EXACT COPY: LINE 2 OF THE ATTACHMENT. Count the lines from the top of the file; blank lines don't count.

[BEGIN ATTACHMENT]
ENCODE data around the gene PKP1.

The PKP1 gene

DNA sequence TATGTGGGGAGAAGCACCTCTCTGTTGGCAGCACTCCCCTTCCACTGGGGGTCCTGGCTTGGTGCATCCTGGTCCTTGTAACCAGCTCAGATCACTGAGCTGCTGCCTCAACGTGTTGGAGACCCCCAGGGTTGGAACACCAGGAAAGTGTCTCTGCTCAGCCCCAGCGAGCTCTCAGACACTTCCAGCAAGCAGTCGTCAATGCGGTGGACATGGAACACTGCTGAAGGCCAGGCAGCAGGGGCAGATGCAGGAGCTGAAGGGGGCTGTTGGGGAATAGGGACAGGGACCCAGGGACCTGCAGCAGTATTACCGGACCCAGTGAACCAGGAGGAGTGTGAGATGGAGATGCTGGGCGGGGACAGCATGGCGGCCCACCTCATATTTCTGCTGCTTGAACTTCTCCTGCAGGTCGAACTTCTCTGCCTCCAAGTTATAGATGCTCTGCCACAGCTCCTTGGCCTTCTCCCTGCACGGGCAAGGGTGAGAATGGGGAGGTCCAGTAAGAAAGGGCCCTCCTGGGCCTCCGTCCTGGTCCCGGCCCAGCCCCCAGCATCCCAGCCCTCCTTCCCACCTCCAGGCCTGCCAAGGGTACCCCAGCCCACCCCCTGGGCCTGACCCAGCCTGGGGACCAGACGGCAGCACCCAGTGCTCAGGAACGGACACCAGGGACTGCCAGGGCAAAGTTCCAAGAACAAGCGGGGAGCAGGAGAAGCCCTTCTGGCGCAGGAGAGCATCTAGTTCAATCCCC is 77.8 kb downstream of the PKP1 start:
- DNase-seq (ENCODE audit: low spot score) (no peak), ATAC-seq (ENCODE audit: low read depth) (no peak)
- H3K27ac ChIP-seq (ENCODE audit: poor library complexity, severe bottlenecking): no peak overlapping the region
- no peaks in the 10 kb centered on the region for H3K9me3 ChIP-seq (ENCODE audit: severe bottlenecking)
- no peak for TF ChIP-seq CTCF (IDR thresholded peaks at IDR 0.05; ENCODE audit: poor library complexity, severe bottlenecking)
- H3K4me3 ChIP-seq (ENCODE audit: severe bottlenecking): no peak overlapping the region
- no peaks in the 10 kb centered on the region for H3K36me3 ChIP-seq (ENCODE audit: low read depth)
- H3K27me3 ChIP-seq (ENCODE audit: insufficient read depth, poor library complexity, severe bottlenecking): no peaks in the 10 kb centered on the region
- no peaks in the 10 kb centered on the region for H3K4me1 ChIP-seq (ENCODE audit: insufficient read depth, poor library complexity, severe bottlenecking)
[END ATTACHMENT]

The PKP1 gene